Dinner with your Russian Friend: What do you do?!

Russian Dinner Guest

Cross cultural barriers and be a polite guest

After staying in Russia for a few weeks, you will undoubtedly make friends with a few locals. As the Russian people are generally friendly and gracious hosts, it is likely that you will be invited to their home for dinner. Their parents may even be around! You have mastered the metro, improved your language skills and were just getting confident with life abroad. Now there is a new challenge! If you come prepared, dinner with a Russian family will become a highlight of your trip.

Do not enter the home empty handed

Typically, Russians go ALL OUT when inviting a guest to their home for the first time. It is the least you can do to bring something along as a thank you. If you have any gifts from your country, that is going to be the most popular gift with your host. Chocolate, wine and flowers are a safe alternative. However, do not bring flowers in even numbers! There is an old superstition about this, as even numbers of flowers are presented at funerals. (Remember this tip if you are going on a date as well).

Take your shoes off

Russians do not wear their shoes in the home. Everyone in the household will have their own pair of slippers and the host will likely offer you a pair as well. Put them on!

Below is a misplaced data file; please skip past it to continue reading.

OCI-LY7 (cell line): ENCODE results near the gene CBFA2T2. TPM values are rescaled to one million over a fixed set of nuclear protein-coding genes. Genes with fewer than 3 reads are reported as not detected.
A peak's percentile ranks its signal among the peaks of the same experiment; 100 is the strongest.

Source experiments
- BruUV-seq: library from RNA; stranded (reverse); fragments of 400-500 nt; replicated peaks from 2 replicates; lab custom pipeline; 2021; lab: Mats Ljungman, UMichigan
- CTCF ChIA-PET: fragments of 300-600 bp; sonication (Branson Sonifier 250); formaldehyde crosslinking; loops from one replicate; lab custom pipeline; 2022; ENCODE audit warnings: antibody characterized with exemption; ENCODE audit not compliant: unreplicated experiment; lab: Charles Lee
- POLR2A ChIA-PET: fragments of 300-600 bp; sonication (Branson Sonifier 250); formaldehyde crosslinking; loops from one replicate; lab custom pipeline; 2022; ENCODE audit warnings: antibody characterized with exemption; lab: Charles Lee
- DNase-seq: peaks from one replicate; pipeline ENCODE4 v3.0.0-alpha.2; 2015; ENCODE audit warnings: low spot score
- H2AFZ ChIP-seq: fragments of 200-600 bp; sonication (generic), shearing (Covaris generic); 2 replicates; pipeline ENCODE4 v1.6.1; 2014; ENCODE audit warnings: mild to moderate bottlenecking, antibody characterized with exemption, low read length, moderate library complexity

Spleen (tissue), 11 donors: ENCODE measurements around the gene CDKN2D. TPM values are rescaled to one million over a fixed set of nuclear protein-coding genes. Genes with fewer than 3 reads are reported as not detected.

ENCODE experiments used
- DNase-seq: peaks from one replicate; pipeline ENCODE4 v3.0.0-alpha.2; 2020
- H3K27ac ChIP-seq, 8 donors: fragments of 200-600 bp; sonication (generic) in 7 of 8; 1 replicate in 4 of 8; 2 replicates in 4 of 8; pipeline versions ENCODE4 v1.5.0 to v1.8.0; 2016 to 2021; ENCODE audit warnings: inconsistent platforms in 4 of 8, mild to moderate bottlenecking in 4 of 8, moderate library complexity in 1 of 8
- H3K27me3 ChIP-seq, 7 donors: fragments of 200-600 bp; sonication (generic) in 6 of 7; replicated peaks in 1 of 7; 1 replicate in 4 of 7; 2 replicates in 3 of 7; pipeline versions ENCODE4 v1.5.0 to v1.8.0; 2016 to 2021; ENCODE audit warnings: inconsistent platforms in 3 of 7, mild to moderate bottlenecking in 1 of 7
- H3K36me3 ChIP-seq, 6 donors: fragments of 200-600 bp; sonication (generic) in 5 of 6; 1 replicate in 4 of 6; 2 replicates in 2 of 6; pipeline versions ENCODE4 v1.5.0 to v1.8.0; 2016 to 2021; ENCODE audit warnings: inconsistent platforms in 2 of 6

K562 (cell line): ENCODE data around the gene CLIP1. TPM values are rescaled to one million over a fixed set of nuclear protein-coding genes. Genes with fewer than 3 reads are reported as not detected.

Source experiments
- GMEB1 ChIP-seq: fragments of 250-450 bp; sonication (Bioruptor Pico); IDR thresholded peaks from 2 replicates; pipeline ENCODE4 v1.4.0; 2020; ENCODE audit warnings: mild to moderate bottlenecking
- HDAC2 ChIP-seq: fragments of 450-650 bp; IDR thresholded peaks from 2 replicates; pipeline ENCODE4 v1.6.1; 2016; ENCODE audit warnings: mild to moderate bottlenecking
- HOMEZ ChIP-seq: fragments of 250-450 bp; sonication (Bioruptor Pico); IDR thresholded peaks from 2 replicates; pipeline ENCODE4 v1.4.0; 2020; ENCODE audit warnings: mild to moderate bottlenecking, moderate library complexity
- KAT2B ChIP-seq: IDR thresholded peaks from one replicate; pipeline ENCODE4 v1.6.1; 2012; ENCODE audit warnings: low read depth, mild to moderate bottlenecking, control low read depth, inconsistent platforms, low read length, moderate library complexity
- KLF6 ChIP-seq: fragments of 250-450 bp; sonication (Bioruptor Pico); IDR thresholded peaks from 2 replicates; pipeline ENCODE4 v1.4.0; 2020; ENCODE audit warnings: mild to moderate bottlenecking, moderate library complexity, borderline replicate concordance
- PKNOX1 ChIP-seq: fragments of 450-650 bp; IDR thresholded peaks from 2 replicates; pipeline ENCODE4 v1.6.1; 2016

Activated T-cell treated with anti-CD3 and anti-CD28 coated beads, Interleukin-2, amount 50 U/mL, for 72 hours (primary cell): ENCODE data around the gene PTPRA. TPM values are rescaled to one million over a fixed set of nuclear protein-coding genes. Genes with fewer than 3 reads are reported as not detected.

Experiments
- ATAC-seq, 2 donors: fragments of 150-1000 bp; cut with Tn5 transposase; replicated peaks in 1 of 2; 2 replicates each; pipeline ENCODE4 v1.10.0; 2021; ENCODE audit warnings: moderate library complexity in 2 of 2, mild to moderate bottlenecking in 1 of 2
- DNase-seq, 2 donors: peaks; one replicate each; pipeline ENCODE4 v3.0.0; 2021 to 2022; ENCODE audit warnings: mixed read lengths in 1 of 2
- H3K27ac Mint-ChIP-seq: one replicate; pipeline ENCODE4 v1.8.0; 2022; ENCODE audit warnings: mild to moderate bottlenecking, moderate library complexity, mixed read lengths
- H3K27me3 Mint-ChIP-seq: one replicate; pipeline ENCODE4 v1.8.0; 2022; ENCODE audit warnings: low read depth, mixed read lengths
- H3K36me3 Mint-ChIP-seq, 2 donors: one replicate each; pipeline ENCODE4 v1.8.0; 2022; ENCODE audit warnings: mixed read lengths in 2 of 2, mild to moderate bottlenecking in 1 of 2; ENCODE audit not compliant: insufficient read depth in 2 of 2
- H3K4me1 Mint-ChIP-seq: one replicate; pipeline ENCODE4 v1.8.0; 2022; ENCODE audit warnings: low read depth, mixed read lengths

Be prepared to over eat

Your host will want to provide for you! You will be asked if you need more food on your plate more than once and your cup will never be empty. Tea and dessert will follow.  It will be impolite if state that you “just ate” before arriving or do not appear to enjoy the meal.

Say yes

When food or drink is offered to you it is expected that you say yes. Even if you really are not that hungry or thirsty, its common practice to accept the offer. If you are driving or do not consume alcohol, your guest will honor this. Although you will not get out of drinking water, coffee or tea with them as an alternative! Additionally, do not feel obliged to sacrifice any dietary restrictions you have. Vegetarianism and veganism are becoming more common place in Russia’s big cities, so more families will understand your preferences. As for allergies and food intolerances, they will work around you. It is polite to mention any restriction to your host when you are invited. If they went out of their way to accommodate you it is especially important you try what they present you.

Do not schedule dinner on a busy day

The host may still be cooking when you arrive. There will be dessert and tea time afterwards. As with any family hosting an international friend, they will be excited to hear about you and have you in their home. Rushing out, especially without finishing food or tea, will end the dinner on a sour note. Leave extra time for chatting and pleasantries. It has been a great time, don’t blow it now!

Going to a local friend’s house is a wonderful way to connect with Russian culture. Don’t let it pass you by!

 

Sam Cramer is currently studying Russian at Liden and Denz

Posted by Sam Cramer

Sam Cramer is currently studying Russian language at Liden & Denz Moscow. At university, Sam studied anthropology with a concentration in Central and Eastern European studies. She has been to Moscow once before, in 2012, and is very excited to be back! Sam is an avid tea drinker, dog lover and is known for having the loudest laugh in the room.

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